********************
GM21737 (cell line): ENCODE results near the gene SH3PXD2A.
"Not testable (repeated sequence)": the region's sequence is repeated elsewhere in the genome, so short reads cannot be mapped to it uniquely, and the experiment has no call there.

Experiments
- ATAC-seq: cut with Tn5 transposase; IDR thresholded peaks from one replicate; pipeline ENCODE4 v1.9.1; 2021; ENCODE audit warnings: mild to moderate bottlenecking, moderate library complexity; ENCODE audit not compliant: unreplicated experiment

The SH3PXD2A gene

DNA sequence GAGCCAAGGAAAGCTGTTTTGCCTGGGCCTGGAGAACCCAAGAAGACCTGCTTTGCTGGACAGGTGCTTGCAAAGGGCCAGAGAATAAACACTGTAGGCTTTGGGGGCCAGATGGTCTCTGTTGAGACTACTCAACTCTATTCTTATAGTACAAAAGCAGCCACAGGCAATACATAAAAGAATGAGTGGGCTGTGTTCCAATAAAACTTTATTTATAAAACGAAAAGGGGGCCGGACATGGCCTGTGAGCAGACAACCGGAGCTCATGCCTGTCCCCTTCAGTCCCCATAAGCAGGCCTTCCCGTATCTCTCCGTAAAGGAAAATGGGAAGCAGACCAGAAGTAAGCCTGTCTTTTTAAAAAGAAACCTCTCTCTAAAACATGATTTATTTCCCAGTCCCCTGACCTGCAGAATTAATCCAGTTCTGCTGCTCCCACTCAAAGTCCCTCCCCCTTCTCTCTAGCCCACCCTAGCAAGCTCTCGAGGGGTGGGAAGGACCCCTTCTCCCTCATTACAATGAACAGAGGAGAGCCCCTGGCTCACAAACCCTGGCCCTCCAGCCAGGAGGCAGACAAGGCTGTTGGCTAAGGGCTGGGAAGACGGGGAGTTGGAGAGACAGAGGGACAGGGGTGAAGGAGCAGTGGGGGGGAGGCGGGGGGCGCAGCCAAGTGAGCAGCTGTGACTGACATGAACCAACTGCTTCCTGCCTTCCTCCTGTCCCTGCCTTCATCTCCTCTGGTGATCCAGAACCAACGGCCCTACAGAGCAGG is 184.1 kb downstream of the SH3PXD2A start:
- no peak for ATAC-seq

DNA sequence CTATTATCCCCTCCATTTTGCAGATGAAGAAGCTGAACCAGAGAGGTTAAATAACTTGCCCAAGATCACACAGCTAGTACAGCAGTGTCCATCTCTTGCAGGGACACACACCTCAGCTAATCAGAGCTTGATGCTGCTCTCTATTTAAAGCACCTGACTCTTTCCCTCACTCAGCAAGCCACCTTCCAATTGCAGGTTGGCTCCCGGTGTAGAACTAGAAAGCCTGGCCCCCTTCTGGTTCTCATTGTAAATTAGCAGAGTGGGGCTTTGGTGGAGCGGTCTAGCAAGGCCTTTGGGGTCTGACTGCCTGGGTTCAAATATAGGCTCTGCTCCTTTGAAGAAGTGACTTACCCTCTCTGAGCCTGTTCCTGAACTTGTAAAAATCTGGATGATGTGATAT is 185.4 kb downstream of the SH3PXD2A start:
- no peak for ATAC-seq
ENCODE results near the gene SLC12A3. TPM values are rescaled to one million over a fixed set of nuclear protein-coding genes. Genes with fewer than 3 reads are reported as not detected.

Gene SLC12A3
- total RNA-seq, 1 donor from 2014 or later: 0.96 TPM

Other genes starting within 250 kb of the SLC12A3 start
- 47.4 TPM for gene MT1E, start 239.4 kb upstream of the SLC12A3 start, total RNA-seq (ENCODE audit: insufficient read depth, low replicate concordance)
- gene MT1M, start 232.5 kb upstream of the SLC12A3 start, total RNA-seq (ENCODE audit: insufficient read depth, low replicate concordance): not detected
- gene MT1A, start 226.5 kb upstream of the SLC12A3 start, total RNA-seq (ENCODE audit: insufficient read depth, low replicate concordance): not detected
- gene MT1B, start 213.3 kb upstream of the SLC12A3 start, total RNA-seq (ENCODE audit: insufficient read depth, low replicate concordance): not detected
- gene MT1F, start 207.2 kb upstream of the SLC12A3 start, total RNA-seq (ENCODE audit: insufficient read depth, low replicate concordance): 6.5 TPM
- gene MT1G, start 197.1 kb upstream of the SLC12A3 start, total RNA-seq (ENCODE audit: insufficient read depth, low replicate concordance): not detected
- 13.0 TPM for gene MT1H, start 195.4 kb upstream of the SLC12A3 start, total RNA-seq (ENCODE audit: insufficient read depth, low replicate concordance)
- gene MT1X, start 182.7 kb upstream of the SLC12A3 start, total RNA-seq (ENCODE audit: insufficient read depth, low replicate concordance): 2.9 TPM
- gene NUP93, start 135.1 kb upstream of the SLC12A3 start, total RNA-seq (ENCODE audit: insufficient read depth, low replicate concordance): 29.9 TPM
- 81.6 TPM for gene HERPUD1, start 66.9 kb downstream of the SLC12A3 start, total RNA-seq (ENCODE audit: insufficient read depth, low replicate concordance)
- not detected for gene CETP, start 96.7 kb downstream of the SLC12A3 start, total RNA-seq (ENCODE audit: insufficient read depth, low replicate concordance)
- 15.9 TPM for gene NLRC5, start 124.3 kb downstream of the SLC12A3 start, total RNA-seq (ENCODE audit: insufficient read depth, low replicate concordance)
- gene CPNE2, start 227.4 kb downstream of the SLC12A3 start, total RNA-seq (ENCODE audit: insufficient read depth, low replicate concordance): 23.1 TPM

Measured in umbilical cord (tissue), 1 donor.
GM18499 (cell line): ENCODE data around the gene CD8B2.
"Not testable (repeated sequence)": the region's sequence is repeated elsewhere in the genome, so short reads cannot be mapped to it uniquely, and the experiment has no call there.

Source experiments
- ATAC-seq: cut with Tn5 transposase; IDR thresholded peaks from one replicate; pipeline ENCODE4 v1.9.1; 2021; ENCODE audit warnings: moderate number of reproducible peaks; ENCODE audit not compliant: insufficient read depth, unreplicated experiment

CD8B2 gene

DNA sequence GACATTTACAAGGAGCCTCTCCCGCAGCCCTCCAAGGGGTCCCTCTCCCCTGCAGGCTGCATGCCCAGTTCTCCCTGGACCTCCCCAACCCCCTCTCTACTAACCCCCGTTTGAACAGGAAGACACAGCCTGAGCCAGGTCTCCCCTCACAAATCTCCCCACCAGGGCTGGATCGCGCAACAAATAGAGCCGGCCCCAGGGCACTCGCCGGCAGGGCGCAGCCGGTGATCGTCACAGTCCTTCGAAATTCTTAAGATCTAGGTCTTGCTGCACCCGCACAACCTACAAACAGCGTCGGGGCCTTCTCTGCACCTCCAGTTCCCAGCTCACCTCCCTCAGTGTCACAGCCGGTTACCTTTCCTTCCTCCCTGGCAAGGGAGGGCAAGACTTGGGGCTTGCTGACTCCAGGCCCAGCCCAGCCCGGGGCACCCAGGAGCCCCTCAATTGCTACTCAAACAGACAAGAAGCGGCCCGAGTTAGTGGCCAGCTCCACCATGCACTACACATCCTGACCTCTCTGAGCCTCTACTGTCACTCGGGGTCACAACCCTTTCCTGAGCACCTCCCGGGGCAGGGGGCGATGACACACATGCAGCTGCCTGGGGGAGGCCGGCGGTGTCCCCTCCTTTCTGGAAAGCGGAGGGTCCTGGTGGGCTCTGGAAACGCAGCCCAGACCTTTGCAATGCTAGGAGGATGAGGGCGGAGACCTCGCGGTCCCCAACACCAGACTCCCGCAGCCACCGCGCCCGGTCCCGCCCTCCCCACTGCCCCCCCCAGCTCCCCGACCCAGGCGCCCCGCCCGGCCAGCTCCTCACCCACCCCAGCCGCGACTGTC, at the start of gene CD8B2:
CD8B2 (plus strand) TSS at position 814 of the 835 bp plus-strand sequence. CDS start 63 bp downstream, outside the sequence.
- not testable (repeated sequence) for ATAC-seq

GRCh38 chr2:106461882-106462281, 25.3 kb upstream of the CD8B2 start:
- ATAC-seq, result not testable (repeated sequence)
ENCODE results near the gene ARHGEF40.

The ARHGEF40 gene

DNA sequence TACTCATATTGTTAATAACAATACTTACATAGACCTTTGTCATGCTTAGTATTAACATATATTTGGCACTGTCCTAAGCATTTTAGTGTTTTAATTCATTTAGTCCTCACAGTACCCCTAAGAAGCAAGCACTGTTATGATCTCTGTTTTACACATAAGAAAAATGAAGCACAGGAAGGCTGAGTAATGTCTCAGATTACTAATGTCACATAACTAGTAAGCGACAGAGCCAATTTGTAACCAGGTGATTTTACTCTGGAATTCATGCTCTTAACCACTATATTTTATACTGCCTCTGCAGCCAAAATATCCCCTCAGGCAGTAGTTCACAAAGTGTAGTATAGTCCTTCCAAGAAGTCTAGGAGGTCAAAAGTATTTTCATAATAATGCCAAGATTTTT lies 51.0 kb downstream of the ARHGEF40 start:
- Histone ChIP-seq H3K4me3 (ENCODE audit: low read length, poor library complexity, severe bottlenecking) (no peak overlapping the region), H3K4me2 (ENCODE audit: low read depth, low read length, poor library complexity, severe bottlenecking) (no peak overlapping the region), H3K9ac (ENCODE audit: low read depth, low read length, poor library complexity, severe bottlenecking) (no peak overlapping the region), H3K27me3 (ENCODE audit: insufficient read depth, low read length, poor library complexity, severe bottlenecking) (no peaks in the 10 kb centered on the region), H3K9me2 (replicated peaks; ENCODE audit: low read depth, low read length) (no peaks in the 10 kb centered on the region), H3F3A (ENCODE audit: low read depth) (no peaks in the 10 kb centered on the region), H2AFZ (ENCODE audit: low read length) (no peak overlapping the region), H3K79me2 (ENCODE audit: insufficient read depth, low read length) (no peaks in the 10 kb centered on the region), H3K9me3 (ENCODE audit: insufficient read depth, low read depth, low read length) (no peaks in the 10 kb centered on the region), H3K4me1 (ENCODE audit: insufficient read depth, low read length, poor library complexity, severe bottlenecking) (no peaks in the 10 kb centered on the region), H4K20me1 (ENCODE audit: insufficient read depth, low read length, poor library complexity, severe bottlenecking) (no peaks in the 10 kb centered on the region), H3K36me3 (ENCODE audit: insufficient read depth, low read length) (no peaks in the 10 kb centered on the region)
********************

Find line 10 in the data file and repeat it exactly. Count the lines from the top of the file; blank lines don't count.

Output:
ENCODE results near the gene SLC12A3. TPM values are rescaled to one million over a fixed set of nuclear protein-coding genes. Genes with fewer than 3 reads are reported as not detected.